genchi genbutsu

Now, thinking about it, how long have companies been trying to replicate Toyota? That’s easy fact to find: get the publication date of “The machine that changed the world” from Womack, Jones & Roos: 1991.


It’s been 21 years that people try to teach Lean. And few succeed. Yet the teaching and education business is longer than that. Should we have known a bullet-proof way of teaching, we’d know by then, don’t you think?

So, instead of trying to find the root cause of why Lean teaching fails (besides, it doesn’t really fail: it’s just that knowledge learned that way cannot be put into motion), let’s turn to what works instead. What do successful Lean coaches tell us about turning a company Lean? It simple, and I guess anyone in the Lean business knows it:

現地現物 !

Or, as I read elsewhere:

Go to the real place, look at the process, talk to the people.

Why does teaching Lean doesn’t work?

Trying to teach as systemic a thing as Lean is very difficult. Every single tool or practice is connected to every other one: Just in Time helps with flow, but also raises problems (that the purpose, by the way!), so you can see them, but you’d need visual performance management board as well, which means you need to learn and practice Five Why’s root cause analyses, Pareto, and Ishikawa. So, you’d discover that your training is lame (Job Instruction!), your batches are too big and because your die changeovers are too long, so you must SMED them, and so on.

So, when someone’s trying to teach Lean, they’re mainly trying to have some square pegs forced into round holes. The peg being the Lean material, and the hole being the people’s brain they’re trying to indoctrinate. People will have a hard time making sense of their knowledge with what they have in production. Teaching them is also mostly diverting their mind from where the true work needs to be done: the floor (gemba).

So between using new and non-practical knowledge or continuing to do what they’ve already done (and that they perfectly know how to do from their perspective), what do you think they will do? They will continue to do business as usual of course!

So, what to do about Lean knowledge?

Should we stop teaching Lean? No, of course, otherwise we’d be short of Lean experts someday. But what’s important is that the ones having Lean knowledge don’t try to push it onto people (besides, pushing isn’t the best Lean practice, by the way), but they must try to have people pull knowledge. And not pulling knowledge from the mind of their Lean consultant, but from their own! Which means the Lean consultant must change job and become a Lean coach. The role of a coach being that of a guide that doesn’t give solutions, but helps and encourages on the path to understanding. Of course, the Lean knowledge of the coach is useful: it helps him/her to ask the good questions at the most efficient moment so that the people can discover and learn Leanin the context of their own work.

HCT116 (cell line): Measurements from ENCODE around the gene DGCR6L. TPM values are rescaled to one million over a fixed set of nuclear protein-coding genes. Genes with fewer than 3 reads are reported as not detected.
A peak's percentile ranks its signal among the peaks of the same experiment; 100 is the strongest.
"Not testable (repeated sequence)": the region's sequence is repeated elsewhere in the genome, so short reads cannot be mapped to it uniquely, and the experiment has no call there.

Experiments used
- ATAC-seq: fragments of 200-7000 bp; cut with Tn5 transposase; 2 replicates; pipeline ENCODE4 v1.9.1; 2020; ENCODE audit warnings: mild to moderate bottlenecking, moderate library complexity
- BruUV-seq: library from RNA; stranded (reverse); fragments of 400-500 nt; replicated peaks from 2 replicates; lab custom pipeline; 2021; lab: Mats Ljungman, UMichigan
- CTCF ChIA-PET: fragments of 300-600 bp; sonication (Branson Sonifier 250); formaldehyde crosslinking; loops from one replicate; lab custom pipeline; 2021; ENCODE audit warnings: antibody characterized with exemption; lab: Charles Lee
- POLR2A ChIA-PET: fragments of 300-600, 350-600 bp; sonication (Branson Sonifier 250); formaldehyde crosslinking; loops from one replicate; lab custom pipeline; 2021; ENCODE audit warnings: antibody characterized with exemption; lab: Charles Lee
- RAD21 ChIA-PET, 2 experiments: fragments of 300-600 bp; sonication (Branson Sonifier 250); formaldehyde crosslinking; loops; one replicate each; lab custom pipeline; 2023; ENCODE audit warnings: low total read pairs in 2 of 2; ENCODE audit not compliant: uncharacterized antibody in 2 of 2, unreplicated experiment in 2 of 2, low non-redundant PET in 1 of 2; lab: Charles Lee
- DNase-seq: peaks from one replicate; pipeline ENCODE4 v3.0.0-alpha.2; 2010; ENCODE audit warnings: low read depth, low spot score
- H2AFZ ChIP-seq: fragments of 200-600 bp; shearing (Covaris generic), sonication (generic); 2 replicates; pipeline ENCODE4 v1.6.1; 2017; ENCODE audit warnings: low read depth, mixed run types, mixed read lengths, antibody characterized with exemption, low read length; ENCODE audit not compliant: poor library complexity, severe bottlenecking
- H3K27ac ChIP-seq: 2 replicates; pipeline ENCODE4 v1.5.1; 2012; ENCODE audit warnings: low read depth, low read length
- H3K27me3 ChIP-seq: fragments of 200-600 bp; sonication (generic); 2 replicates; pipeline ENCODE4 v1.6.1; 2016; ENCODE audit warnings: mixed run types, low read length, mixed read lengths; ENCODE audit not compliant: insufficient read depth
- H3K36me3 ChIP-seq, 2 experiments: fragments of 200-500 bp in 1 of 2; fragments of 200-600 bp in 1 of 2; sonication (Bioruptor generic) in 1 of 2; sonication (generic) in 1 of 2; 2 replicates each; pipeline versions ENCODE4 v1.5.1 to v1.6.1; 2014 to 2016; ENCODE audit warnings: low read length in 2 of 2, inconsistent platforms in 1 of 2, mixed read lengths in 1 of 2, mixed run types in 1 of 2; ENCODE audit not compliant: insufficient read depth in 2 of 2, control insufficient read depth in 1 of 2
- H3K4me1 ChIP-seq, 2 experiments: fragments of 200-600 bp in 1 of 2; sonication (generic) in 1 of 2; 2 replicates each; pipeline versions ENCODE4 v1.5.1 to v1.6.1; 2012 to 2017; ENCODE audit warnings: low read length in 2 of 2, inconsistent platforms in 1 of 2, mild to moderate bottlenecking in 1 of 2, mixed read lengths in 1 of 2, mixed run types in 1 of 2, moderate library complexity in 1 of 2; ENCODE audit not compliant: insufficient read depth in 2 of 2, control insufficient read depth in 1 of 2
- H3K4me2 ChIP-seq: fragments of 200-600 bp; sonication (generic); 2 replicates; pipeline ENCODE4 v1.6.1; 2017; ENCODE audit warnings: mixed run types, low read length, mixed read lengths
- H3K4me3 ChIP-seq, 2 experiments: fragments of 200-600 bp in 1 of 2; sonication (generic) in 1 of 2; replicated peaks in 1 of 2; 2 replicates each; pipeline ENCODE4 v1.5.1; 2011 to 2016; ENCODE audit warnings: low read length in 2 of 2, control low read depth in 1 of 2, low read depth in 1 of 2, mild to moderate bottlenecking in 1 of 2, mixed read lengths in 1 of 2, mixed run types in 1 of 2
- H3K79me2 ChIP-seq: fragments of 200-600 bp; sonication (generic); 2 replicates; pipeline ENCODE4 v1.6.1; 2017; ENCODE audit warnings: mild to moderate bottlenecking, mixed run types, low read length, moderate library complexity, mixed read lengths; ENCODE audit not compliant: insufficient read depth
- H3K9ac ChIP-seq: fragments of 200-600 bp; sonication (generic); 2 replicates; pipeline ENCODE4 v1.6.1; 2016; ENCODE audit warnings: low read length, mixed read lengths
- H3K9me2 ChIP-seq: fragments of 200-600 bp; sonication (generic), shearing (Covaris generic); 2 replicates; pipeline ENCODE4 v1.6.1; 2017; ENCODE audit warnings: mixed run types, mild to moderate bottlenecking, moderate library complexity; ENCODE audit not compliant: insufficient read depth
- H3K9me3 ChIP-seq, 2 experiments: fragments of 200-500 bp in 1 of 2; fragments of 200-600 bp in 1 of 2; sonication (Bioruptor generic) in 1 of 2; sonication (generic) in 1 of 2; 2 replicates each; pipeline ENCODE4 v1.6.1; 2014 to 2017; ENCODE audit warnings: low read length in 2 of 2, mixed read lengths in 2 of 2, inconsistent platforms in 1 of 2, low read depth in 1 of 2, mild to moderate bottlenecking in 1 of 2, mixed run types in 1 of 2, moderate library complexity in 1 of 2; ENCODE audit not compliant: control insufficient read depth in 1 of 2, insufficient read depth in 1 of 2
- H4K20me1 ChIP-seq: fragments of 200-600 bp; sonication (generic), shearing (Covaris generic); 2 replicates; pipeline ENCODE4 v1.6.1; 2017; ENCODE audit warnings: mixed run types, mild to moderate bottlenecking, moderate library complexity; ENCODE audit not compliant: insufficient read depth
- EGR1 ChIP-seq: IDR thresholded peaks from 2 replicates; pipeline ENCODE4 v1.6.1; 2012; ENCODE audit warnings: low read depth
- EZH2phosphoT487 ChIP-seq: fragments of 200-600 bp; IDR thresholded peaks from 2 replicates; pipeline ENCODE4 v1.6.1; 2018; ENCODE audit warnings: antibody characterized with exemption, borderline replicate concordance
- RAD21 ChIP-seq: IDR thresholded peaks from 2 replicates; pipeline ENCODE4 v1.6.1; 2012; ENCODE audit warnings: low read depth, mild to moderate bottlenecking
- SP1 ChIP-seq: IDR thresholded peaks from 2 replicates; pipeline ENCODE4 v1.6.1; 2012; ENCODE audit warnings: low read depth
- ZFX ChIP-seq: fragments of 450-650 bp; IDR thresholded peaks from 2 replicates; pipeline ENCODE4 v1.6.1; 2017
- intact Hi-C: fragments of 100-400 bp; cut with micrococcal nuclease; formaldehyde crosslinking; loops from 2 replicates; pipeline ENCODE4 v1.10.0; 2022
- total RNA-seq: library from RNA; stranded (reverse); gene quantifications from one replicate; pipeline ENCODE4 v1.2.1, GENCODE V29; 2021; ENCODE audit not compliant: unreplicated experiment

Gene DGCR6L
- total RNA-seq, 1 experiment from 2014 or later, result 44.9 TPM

Here’s one example of what I meant by the diatribe above: Michael Ballé’s one of the most respected Lean coach on the planet, but it took me quite some years to fully understand what he meant by repeatedly and bluntly telling people (like myself!) to go back to the gemba and work there. But for people like me that are more interested in learning than in producing, that wasn’t pleasant a discourse as I wanted it to be.

Now I know how I can have learning AND teaching at the same time: by going to the gemba and patiently and relentlessly showing the direction of Lean to people, but by coaching them to discover what would work best for them, in their own context. Hopefully, I have different tools in my toolbox to help me along the way, like Appreciative Inquiry to work out with people why do they do what they do, Solution Focus to help them remember what do they do that already works for them from a Lean perspective or Systems Thinking to nudge them into considering the whole system rather than just their silo and have them get out of their own way to truly build that systemic way of the company by 1) going to the real place, 2) looking at the process and 3) talkig to the (other) people.